Parents paying college tuition may be eligible for a $10,000 tax credit

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Parents paying college tuition may be eligible for a $10,000 tax credit
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The American Opportunity Tax Credit (AOTC), formerly known as the HOPE scholarship credit, can be very beneficial for parents who are funding their kid’s college education.

The AOTC allows you to claim a tax deduction for up to $2,500 per year for each eligible college student for whom you pay qualified tuition expenses. It can be claimed on behalf of an undergraduate for four years — for a total of $10,000 in tax deductions.

According to the IRS, if the credit reduces the amount of tax you owe to zero, you can have 40% of any remaining amount of the credit (up to $1,000) refunded to you.

If you have more than one child in college at the same time, you can claim this deduction for each child enrolled! 

Read more: 12 tax breaks for middle class families

How to know if you qualify

In order to qualify for this tax deduction, you must:

  • Make less than $80,000 as an individual
  • Make less than $160,000 as a married couple

What expenses qualify? 

The tax deduction applies to 100% of the first $2,000 in qualified tuition and fees paid, plus 25% of the next $2,000 of qualified education expenses you paid for the student. For taxpayers in a lower income bracket who don’t owe $2,500 in tax, up to $1,000 of the credit is refundable on their tax return only, not on a dependent child’s tax return.

These expenses must be qualified college expenses that you pay for yourself, your spouse or a dependent you claim on your tax return.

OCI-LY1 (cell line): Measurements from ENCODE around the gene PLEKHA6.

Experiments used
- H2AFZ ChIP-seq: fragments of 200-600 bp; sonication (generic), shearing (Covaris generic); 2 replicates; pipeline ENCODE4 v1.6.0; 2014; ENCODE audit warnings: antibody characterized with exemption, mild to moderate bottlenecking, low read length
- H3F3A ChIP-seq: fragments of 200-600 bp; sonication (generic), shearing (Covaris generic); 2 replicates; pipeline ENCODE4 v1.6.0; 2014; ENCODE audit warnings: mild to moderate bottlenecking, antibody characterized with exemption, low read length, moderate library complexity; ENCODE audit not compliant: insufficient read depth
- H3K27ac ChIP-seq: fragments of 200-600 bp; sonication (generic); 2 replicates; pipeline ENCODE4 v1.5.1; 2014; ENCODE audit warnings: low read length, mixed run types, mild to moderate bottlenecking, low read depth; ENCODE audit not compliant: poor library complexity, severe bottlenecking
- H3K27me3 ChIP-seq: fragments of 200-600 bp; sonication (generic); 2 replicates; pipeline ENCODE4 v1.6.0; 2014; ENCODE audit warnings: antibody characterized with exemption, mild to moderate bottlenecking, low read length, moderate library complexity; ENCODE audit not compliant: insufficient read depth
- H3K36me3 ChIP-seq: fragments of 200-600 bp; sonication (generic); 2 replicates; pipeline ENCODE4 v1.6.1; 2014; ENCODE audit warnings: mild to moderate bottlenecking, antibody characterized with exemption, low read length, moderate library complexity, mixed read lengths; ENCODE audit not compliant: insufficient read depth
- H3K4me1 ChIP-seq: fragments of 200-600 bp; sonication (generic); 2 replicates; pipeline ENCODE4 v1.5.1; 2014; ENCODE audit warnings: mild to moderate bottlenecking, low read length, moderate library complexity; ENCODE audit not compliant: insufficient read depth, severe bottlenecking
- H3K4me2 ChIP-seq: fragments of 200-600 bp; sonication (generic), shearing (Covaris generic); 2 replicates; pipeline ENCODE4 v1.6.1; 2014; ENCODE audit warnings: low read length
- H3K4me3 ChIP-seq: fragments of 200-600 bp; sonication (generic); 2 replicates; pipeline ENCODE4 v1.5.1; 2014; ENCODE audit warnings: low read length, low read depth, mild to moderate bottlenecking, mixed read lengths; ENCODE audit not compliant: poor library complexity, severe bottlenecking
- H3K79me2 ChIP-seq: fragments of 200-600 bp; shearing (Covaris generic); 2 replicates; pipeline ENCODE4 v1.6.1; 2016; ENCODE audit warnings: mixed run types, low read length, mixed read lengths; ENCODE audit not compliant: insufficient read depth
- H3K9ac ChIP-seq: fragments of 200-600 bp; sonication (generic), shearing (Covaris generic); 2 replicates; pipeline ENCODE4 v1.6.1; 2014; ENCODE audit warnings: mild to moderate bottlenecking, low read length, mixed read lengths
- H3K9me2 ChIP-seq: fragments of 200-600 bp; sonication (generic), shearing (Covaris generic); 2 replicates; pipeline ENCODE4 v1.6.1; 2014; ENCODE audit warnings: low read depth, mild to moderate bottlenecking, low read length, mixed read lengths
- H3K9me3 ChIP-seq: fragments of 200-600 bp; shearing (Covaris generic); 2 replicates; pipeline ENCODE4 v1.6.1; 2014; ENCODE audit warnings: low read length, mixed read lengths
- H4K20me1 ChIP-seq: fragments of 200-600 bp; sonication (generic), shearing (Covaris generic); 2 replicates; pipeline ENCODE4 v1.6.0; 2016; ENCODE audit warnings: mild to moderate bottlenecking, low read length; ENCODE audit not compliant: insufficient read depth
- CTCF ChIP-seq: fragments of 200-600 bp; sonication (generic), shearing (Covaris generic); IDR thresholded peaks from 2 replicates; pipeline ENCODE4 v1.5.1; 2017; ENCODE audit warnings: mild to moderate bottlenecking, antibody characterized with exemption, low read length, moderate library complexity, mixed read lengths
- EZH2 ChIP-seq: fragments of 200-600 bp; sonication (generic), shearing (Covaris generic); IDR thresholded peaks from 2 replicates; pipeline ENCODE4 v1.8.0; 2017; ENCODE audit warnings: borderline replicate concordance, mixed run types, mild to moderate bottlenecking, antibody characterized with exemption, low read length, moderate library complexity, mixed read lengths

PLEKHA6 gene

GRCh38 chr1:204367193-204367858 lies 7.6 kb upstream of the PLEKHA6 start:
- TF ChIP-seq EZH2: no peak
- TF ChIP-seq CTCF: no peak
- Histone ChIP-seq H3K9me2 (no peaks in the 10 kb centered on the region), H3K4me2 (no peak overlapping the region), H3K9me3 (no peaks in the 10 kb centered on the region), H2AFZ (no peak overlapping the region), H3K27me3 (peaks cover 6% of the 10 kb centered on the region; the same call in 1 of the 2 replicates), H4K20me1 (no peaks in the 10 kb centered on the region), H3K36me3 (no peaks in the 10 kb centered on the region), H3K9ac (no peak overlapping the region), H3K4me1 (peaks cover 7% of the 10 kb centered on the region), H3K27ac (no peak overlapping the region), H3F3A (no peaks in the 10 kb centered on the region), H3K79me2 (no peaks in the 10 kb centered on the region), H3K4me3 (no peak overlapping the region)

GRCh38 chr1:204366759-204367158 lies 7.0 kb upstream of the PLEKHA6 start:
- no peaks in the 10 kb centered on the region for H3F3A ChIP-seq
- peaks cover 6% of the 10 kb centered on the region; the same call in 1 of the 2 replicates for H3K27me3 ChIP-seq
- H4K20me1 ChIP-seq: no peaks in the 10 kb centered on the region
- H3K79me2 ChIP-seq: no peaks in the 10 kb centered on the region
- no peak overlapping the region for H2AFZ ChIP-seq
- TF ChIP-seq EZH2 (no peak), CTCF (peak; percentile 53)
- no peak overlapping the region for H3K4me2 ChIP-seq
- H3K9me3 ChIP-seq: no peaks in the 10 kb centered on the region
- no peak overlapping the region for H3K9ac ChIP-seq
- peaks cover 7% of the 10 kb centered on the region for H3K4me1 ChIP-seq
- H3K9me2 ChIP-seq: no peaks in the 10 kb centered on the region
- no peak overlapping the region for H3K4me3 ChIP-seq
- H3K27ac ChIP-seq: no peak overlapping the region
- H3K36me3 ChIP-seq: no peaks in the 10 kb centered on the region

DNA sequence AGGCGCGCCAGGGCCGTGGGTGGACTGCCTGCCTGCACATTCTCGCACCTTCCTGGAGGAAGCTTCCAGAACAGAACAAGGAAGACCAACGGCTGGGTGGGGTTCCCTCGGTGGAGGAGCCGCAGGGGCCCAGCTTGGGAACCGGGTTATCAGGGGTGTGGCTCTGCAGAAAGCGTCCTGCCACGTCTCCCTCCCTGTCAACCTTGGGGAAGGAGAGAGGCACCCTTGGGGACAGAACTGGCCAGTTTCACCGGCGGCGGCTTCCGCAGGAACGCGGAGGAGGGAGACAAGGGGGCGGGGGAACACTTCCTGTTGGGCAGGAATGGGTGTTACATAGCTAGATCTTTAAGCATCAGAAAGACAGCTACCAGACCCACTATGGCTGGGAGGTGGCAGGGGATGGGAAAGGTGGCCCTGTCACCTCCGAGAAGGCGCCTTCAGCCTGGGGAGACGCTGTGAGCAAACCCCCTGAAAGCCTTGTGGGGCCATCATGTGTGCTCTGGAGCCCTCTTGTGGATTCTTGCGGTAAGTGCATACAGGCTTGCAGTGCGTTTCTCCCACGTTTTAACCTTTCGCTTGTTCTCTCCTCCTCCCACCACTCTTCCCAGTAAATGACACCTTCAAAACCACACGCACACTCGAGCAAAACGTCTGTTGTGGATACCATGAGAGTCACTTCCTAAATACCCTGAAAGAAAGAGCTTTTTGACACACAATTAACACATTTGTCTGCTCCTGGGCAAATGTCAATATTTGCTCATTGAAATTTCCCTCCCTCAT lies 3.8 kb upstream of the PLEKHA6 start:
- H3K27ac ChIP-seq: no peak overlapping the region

Expenses that qualify:

  • Tuition at an eligible educational institution (All accredited public, non-profit, and privately owned post-secondary institutions).
  • Course-related required books, supplies and equipment.
  • Computers, iPads and tablets (This is new under under 529 college savings plan rules).

Read more: Best 529 plans to help pay for college

Benefits that may reduce your ability to claim the AOTC deduction 

Qualified educational expenses are reduced if you pay for the expenses with tax-free money. 

These include:

  • Tax-free portions of scholarships and fellowships
  • Pell grants
  • Employer-provided educational assistance (section 127 tuition reimbursement plan)
  • Veterans’ educational assistance
  • Any other tax-free payments received as educational assistance

The AOTC provides bigger benefits than other college tax credits, such as Lifetime Learning Credits, and the benefits are also more valuable than the tuition and fees deduction. But, if you have a part-time or graduate student, you should use the Lifetime Learning Credit deduction, since that is available for part-time and graduate study — and the AOTC is not.

What if I make too much money for the credit? 

If your household income exceeds $160,000, your child might be able to claim the credit on his or her tax return — if you do not claim that child as an exemption on your tax return. 

Be careful your tax credits do not overlap

There are rules associated with the AOTC in conjunction with other tax-free education benefits. For example, you cannot use a 529 college savings plan and also a AOTC tax credit. It is best to consult a tax professional when planning for education expenses and when preparing your taxes to be sure the benefits do not overlap. 

In order to utilize the AOTC tax credit, use IRS form 8863. (Be sure to check out the form and instructions.) 

Read more: 9 ways to pay for college without student loans

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